Typically a comfortable retirement is one that allows you to maintain your pre-retirement lifestyle in retirement, so an expert study has set out recommended retirement savings by age based on your annual salary.
As a rule of thumb, you should aim to save 10x your salary by the time you reach state retirement age. To stay on track with your retirement savings it’s recommended to have saved at least 1 x your salary by the age of 30, 3 x your salary by 40, 6 x your salary by age 50 and 8 x your salary by age 60.
|Age||Recommended retirement savings||Recommended retirement savings based on UK average income 2021||Average UK private pension pot size by age 2022*|
|By age 30||1 x salary||£31,772||£9,500|
|By age 40||3 x salary||£95,316||£30,600|
|By age 50||6 x salary||£190,632||£81,200|
|By age 60||8 x salary||£254,176||£189,700|
|By age 67||10 x salary||£317,720||£190,000|
*ONS Average Private Pension pot size Figures Jan 2022
If this retirement savings target seems out of reach, we explore how you can optimise employer contributions or self-employed or business owner pension contributions and pension tax credits to maximise your money.
Retirement savings by age 20
Saving for retirement is probably the last thing you’re thinking about in your 20s but it’s incredibly important to factor it into your budget.
In fact, due to the compounding effect of investment growth over time, your 20s might be the most important time to be saving for retirement, especially before mortgages, career breaks, school and university fees start coming into the mix.
There’s no set recommendation for retirement savings by age 20 but if you’re going to meet the recommended retirement savings levels for your 30s, 40s and beyond the trick is to start early and save consistently. Save between 8-12% of your earnings (including employer contributions) and you should be on track to a comfortable retirement.
Thanks to auto-enrolment, if you’re working full time, you’ll automatically be enrolled into your employers’ pension scheme. Make sure you take advantage of the benefits on offer to you and maximise your pension contributions to receive the maximum amount of Employer contributions. The minimum your employer must pay into your pension is 3% (with you paying 5% of your earnings)
What a lot of young people don’t realise is that Employer contributions are like a pay rise they’re leaving on the table – it makes sense to take the maximum amount from your employer. Very few people would ignore a 3% pay rise and some employers’ pension contributions are much more generous.
Plus, when you pay into a pension, you receive pension tax relief from the government, so it actually costs you less to pay into your pension than you think.
Recommended Retirement savings by age 30
If you haven’t started saving into your pension in your twenties you’re going to need to save more than the minimum 8% auto-enrolment amount. A report from the Pensions Policy Institute suggests that most people actually need to save closer to 12% for a comfortable retirement.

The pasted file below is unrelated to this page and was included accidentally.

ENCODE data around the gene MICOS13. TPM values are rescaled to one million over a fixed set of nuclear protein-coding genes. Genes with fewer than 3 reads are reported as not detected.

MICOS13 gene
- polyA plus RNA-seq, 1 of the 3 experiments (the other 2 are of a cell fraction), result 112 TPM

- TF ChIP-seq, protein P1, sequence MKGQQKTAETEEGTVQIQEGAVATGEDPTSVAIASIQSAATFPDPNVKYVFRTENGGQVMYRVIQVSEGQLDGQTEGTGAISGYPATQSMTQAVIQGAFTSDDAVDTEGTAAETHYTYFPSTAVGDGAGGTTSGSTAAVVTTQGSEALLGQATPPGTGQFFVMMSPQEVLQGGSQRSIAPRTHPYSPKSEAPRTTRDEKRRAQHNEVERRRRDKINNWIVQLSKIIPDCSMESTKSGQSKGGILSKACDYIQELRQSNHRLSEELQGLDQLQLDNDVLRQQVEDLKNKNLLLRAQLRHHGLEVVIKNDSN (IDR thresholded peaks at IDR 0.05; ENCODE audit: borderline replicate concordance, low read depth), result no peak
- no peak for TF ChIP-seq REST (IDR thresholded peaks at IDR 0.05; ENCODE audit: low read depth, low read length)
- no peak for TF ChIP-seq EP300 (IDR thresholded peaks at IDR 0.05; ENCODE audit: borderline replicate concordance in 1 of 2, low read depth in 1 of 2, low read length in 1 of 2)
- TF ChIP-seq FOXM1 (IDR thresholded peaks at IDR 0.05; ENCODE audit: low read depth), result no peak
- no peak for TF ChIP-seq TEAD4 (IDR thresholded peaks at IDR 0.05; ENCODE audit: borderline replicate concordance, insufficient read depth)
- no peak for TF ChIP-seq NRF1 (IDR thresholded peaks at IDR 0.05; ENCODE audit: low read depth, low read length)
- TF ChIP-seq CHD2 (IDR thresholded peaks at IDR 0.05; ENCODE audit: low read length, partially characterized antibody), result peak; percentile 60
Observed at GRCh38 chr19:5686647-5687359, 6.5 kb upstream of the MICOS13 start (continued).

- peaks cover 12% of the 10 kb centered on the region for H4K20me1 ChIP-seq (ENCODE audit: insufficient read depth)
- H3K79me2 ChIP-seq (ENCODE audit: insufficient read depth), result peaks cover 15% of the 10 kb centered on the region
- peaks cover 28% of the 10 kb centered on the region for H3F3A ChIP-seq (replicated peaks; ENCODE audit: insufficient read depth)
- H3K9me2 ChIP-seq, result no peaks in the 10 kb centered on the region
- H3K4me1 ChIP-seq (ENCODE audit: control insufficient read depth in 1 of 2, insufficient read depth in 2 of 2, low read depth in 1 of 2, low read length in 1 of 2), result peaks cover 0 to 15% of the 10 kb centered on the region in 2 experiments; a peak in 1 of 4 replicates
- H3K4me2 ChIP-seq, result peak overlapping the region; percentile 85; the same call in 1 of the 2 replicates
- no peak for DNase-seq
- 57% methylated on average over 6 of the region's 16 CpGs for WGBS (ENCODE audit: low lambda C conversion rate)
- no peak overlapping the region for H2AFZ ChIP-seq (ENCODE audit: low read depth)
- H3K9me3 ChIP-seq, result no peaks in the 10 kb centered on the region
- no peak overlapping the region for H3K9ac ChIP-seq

Experts suggest that you should aim to have saved at least 1 x your annual salary by age 30. Depending on when you start saving, you’ll want to be saving between 12-20% of your earnings into your pension (save towards the higher end if you’re starting late).
Don’t forget, your pension contributions are taken before you pay tax and some of what you save will be employer contributions – so it may not cost you as much as you think to maximise your retirement savings.
Your 30s is the age you’re most likely to start your own business in the UK. Many business owners don’t realise that their business can actually pay into their pension on their behalf. By taking advantage of pension contributions for business owners and self-employed you can both build your pension pot and reduce your business tax liability perfectly legitimately.
Saving for retirement in your 40s
In an ideal world, you should aim to save at least 3 x your annual salary saved into your pension pot by age 40. Even if you don’t start saving for retirement until you reach your 40s you still have almost 30 years until you reach state retirement age, so you have a decent amount of time to save towards your retirement.
Your 40s is a good time to take stock of your retirement plans, especially if you’re hoping for early retirement. It’s worth sitting down with a financial advisor to check:
- Are you saving enough?
- Are you maximising employer pension contributions or business pension contributions?
- Is your pension invested appropriately?
- Are your investments performing as well as they could?
It’s worth noting that the average age for divorce in the UK is 46.4 for men and 43.9 for women. If you do get divorced in your 40s it’s essential to ensure that any pension wealth is shared equitably.
Women, especially those who have taken career breaks to raise a family, often come off worse when it comes to pension wealth in divorce and in a frighteningly large number of divorces, pensions aren’t even discussed. Make sure you understand your options and rights when it comes to pensions in divorce.